Radiation therapy is received by over half of all cancer patients. However, radiation doses may be constricted due to normal tissue side effects. In thoracic cancers, including breast and lung cancers, cardiac radiation is a major concern in treatment planning. There are currently no biomarkers of radiation-induced cardiotoxicity. Complex genetic modifiers can contribute to the risk of radiation-induced cardiotoxicities, yet these modifiers are largely unknown and poorly understood. We have previously reported the SS (Dahl salt-sensitive/Mcwi) rat strain is a highly sensitized model of radiation-induced cardiotoxicity compared to the more resistant Brown Norway (BN) rat strain. When rat chromosome 3 from the resistant BN rat strain is substituted into the SS background (SS.BN3 consomic), it significantly attenuates radiation-induced cardiotoxicity, demonstrating inherited genetic variants on rat chromosome 3 modify radiation sensitivity. Genes involved with mitochondrial function were differentially expressed in the hearts of SS and SS.BN3 rats 1 week after radiation. Here we further assessed differences in mitochondria-related genes between the sensitive SS and resistant SS.BN3 rats. We found mitochondrial-related gene expression differed in untreated hearts, while no differences in mitochondrial morphology were seen 1 week after localized heart radiation. At 12 weeks after localized cardiac radiation, differences in mitochondrial complex protein expression in the left ventricles were seen between the SS and SS.BN3 rats. These studies suggest that differences in mitochondrial gene expression caused by inherited genetic variants may contribute to differences in sensitivity to cardiac radiation.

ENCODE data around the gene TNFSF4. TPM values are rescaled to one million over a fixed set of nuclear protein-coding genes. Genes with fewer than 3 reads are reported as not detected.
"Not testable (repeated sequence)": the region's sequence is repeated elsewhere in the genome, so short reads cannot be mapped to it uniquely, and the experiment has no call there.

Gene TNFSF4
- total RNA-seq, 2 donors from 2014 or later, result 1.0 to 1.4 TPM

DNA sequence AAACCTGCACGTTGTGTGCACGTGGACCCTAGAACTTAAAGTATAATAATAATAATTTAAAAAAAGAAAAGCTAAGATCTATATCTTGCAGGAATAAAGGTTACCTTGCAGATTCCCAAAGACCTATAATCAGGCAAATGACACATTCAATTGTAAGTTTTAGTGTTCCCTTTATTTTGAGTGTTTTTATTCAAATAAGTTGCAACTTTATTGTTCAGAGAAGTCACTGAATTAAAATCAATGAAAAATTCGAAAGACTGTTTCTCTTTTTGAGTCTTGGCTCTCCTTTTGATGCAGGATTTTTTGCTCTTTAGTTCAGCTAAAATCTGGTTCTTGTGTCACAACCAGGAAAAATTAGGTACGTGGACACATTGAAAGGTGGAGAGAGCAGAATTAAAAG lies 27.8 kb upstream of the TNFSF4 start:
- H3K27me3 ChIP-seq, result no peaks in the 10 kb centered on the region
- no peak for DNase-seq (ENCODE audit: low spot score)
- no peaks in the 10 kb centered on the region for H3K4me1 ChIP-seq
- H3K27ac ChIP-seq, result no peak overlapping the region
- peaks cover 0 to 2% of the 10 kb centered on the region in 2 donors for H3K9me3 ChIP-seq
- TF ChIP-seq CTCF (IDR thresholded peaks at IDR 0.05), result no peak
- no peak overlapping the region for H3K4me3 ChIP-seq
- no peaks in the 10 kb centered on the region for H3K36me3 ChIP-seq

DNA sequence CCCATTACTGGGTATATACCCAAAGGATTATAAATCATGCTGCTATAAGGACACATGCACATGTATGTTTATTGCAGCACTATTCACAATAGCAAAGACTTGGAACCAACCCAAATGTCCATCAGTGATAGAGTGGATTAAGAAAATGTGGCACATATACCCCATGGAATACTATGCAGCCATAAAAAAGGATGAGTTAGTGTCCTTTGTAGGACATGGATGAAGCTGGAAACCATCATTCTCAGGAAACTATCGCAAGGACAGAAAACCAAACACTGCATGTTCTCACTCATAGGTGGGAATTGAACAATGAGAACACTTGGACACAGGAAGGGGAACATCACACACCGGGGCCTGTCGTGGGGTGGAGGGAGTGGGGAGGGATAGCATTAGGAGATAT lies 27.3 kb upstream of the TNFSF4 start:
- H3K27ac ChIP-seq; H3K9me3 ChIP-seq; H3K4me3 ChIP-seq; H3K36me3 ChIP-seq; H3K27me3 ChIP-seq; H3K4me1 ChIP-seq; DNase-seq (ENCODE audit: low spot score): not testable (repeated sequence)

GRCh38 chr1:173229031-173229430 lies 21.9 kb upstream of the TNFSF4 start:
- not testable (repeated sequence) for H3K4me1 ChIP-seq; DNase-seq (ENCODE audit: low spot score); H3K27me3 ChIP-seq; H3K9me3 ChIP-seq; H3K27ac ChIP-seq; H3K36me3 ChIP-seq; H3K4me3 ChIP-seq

Radiation therapy (RT) is used in over half of all cancer patients to treat malignancies and improve patient survival (1). RT can be administered to the thoracic region in treating chest tumors including Hodgkin lymphoma and breast and lung cancers. Despite advances in planning and delivering techniques (2–5), these techniques are not universally available and/or utilized by all providers (6), and RT to the thoracic region even with these techniques can still result in some exposure of the heart that can lead to cardiotoxicity (7, 8). Irradiation to the heart and surrounding vasculature may lead to toxicities including pericarditis, ischemic heart disease, myocardial fibrosis, cardiomyopathy, arrhythmias, and/or valvular abnormalities, collectively referred to as radiation-induced heart dysfunction (RIHD) (9–11). These normal tissue side effects may arise months to decades after RT, potentially leading to increased morbidity and mortality (12–14).